Was Yemen the Most Important Story of 2017 and Why Was it Under-Reported?

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from Sputnik News:

2017 was a year which was dominated by the new US President Donald Trump, a General Election in the UK and the ongoing Brexit negotiations, terror attacks in Britain, and the crisis in North Korea. But why did Yemen not get a look in, considering it is the biggest humanitarian disaster on the planet?

The year’s news was dominated by the shockwaves produced by the new US President, Donald Trump, who was in the headlines for his clashes with Kim Jong-un, his demands for increased NATO spending, his trashing of the Trans-Pacific Partnership and his support for Jerusalem becoming the capital of Israel.

Brexit and its ramifications, including a bungled snap general election called by Theresa May, dominated headlines in the UK while terror attacks and a general sense of paranoia spread across Europe, the United States and even as far as Australia.

In Iraq the war against Daesh was officially declared to be over earlier this month while the movement, also known as ISIS, has all but been driven out of Syria too and the government of President Bashar al-Assad has regained control of most of the country. 

Project Censored published a list of 25 stories which had been under-reported or even covered up by the mainstream media in the US.

21 Million Yemenis In Need of Humanitarian Assistance

But there is one story which has not been given the news coverage in mainstream media that it surely deserves — the humanitarian crisis in Yemen.

According to the UNHCR, there are now 1,439,100 internally displaced people in Yemen and it is 82 per cent of Yemen’s population — a total of 21.2 million people — is in need of humanitarian assistance.

 In this photo taken on Thursday, Jun 29, 2017, an elderly woman is treated for suspected cholera infection in a tent at a hospital in Sanaa, Yemen, Saturday, Jul. 1, 2017
In this photo taken on Thursday, Jun 29, 2017, an elderly woman is treated for suspected cholera infection in a tent at a hospital in Sanaa, Yemen, Saturday, Jul. 1, 2017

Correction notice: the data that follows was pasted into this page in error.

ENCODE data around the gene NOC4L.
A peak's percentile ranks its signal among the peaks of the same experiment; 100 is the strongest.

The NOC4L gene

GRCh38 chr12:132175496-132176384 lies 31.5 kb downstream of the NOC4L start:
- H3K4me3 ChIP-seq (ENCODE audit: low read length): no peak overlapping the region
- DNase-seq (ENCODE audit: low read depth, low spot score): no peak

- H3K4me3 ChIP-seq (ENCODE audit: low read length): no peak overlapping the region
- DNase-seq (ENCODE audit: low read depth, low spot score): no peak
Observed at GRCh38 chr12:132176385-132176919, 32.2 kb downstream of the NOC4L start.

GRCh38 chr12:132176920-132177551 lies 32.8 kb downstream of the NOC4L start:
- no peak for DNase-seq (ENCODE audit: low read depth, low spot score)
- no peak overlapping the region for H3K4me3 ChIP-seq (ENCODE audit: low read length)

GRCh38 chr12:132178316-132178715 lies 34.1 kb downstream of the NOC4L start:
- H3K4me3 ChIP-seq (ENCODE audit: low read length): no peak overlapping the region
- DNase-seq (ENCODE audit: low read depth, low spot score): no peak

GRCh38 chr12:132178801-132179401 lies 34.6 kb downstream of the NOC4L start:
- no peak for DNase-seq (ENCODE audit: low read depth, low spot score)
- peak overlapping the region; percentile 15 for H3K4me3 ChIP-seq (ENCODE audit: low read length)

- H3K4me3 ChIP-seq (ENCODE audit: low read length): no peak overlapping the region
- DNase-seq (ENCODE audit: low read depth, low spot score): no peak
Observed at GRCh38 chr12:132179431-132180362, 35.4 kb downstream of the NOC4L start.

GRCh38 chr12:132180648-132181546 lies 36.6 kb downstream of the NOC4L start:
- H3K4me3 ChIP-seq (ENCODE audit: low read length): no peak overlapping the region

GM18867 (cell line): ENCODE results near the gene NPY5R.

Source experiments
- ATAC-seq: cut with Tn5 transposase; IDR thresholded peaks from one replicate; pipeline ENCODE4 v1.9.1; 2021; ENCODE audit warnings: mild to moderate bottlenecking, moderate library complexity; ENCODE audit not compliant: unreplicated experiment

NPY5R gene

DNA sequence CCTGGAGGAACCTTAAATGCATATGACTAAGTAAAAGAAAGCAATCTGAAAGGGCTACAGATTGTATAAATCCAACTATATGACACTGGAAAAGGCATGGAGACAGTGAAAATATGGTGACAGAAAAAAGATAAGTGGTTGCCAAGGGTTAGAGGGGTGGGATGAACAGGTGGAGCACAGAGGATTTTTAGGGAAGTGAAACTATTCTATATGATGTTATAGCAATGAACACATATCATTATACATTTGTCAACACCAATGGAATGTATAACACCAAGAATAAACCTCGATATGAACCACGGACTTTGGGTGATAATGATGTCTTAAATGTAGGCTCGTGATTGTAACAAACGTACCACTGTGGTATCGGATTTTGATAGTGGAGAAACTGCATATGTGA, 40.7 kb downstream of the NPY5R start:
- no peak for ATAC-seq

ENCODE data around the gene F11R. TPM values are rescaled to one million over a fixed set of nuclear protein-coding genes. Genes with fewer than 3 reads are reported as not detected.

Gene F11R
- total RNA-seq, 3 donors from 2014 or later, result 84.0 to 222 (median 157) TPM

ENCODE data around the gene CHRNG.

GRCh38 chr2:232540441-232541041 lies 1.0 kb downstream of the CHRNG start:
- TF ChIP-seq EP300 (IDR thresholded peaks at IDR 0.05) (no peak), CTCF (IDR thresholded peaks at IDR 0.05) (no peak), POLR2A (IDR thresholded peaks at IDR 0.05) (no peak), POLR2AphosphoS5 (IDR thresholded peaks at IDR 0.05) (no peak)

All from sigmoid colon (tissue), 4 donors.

Around 320,000 children are severely malnourished and 14 million people are worried about where they will get their next meal.

Three million children and pregnant or nursing mothers are in need of treatment and almost two million children are not receiving an education because of the war.

Islamic Relief, a UK charity which raises money to help refugees in Yemen, said Thursday, December 21, had been the 1,000th day of the conflict.

“The humanitarian situation in Yemen continues to deteriorate as the country faces the most serious outbreak of cholera ever recorded. Millions of Yemenis have no access to clean drinking water or sanitation,” said Tufail Hussain, UK Deputy Director of Islamic Relief.

“Yemen is on the brink of famine, and millions of women, children and men face starvation. Around half a million children under the age of five are severely malnourished and may die. We ask that all humanitarian agencies working in Yemen are given unhindered access and allowed to distribute urgent food and medical supplies to save lives,” added Mr. Hussain.

Who’s Who in the War in Yemen

So what exactly is going on in Yemen?

The government of President Abd Rabbo Mansour Hadi is recognized by the majority of the world’s nations but it is at war with the Houthi rebels, who are reportedly getting military support from Iran.

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